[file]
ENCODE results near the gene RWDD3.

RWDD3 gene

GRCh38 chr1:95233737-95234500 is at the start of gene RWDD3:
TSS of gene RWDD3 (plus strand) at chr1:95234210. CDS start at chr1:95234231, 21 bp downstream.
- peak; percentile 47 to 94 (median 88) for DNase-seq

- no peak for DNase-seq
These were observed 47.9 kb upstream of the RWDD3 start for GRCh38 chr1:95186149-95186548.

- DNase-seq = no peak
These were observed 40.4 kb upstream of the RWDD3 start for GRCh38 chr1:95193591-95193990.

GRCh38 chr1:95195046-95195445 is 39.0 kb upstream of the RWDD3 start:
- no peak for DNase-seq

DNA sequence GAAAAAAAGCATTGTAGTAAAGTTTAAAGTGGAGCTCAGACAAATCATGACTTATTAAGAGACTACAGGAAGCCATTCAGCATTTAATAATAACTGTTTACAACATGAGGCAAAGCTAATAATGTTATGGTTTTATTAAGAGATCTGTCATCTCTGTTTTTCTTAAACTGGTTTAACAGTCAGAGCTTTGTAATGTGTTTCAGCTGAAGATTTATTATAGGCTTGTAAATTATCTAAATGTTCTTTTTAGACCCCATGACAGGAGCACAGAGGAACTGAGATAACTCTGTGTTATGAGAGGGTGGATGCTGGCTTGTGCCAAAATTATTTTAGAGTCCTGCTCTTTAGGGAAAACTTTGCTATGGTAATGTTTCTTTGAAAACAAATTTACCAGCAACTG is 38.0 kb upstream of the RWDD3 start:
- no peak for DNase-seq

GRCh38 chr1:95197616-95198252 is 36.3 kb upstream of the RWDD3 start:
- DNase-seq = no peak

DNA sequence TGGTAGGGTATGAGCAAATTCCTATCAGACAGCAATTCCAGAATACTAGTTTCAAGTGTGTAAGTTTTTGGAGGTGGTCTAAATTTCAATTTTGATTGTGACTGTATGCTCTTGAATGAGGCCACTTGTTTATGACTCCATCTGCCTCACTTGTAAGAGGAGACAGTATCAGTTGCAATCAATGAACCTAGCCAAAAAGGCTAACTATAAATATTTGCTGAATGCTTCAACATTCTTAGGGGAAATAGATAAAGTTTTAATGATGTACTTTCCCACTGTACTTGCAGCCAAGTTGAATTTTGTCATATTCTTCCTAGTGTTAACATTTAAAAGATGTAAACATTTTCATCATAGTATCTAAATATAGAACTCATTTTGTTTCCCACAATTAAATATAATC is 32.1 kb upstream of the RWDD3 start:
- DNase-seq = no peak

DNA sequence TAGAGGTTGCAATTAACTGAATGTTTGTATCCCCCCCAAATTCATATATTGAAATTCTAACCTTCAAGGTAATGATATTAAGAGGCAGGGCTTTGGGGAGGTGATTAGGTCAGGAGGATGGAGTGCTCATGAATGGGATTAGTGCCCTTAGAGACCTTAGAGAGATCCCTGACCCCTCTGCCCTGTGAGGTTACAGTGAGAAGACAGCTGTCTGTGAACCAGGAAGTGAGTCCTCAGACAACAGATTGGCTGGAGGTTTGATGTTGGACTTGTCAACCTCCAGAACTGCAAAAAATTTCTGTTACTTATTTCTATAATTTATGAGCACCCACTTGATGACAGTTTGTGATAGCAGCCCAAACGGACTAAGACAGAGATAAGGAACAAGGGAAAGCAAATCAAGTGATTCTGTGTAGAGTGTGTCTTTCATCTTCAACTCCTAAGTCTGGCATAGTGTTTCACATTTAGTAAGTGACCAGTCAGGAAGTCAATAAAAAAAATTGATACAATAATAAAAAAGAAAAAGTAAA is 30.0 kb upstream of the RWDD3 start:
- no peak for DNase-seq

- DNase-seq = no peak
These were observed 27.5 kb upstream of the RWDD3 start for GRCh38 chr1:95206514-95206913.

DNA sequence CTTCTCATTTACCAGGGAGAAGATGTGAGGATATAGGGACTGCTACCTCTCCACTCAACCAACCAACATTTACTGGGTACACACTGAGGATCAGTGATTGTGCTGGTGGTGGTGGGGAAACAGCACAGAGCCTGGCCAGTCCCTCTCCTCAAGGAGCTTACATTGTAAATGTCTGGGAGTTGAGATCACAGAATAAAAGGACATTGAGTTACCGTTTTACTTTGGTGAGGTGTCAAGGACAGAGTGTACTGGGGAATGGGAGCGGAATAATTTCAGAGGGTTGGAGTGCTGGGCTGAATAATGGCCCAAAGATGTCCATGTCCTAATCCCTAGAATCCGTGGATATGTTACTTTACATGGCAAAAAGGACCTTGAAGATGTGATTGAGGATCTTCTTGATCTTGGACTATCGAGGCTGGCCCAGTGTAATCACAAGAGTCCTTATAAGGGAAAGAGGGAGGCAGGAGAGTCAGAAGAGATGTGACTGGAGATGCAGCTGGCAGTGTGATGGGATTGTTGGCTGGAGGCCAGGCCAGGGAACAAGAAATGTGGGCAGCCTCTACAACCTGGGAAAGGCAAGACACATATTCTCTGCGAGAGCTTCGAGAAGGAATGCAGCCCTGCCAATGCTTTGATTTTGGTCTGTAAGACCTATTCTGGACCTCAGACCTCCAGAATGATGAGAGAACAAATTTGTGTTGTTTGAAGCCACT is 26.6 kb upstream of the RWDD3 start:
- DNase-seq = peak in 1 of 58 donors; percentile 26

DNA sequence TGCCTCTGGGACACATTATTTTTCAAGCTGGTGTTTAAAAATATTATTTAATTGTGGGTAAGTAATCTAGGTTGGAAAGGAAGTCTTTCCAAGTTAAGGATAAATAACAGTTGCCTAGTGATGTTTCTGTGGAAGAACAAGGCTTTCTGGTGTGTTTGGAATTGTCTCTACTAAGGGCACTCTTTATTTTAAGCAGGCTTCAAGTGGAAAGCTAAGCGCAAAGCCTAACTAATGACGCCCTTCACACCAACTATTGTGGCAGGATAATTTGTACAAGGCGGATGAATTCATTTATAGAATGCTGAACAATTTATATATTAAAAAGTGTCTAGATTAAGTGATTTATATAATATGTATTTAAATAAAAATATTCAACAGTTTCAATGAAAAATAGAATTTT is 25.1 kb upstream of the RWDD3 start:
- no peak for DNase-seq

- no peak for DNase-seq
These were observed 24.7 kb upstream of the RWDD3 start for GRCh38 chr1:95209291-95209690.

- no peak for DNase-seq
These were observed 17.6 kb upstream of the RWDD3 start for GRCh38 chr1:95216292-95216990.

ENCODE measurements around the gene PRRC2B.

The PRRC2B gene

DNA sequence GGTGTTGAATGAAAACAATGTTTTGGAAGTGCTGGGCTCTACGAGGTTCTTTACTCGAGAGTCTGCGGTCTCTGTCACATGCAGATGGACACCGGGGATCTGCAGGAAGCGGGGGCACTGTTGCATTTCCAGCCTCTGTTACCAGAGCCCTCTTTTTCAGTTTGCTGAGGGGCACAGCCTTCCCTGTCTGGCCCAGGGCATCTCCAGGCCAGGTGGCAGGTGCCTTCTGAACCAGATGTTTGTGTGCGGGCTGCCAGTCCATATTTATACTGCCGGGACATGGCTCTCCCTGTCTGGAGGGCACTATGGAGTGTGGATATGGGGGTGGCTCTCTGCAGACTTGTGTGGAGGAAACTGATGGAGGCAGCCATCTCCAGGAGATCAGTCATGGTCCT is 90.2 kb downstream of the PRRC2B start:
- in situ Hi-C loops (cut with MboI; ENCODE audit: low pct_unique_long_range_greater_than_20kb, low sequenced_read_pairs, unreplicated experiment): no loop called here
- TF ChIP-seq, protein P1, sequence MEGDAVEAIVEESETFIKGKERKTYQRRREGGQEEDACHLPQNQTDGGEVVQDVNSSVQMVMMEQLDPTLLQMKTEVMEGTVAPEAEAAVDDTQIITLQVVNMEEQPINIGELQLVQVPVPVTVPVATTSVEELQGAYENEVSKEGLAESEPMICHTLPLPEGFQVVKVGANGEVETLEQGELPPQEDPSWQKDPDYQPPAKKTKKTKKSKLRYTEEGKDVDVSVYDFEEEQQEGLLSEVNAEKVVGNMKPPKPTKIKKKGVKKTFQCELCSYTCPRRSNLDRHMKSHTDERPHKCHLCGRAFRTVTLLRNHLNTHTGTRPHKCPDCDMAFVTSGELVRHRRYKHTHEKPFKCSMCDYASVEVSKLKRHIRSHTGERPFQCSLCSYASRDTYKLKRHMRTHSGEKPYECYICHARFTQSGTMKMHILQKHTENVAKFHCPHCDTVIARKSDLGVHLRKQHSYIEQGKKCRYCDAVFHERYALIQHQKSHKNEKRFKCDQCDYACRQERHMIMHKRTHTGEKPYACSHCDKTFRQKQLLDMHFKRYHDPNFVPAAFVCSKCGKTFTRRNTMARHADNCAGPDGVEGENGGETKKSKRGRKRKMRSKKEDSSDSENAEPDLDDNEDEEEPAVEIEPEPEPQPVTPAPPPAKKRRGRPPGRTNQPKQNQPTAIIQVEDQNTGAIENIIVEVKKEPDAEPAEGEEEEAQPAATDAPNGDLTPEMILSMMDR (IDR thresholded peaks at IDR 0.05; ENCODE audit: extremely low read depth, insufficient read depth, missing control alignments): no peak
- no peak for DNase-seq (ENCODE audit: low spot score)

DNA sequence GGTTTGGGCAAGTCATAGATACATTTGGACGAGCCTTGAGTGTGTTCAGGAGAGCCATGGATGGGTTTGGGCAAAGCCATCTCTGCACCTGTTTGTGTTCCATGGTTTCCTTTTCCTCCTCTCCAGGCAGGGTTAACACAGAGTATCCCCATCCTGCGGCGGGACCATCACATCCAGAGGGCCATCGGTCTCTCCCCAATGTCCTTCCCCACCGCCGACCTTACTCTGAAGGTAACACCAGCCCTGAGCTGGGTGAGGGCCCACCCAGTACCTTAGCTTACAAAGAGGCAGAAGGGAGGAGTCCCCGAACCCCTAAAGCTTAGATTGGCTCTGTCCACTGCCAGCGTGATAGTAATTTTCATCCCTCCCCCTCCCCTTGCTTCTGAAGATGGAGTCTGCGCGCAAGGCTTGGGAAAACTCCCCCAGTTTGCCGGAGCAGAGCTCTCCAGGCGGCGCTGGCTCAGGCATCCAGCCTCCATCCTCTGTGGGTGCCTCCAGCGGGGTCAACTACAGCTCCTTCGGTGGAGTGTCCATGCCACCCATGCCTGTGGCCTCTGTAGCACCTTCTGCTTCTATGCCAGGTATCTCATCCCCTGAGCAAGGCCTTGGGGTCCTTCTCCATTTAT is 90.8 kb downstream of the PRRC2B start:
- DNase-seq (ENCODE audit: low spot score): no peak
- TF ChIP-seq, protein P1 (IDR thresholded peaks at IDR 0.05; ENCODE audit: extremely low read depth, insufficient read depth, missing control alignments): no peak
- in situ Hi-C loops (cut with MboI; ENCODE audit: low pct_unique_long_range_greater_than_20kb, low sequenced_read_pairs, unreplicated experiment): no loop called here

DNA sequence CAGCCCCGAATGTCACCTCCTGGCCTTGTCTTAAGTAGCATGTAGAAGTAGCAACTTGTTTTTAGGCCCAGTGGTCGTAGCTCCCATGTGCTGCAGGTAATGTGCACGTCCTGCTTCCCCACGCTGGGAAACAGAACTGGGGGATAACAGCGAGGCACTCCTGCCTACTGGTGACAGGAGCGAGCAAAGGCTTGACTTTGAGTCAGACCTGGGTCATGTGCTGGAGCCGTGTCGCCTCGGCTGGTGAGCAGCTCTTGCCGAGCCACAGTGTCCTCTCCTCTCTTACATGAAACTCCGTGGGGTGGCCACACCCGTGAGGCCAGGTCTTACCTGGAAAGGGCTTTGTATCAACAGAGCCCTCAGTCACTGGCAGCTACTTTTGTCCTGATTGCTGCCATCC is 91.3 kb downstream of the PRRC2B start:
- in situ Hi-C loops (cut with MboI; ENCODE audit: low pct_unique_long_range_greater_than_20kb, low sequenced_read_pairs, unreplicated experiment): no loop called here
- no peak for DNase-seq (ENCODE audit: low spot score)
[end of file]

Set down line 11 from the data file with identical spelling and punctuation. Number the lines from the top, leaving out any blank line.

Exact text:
- no peak for DNase-seq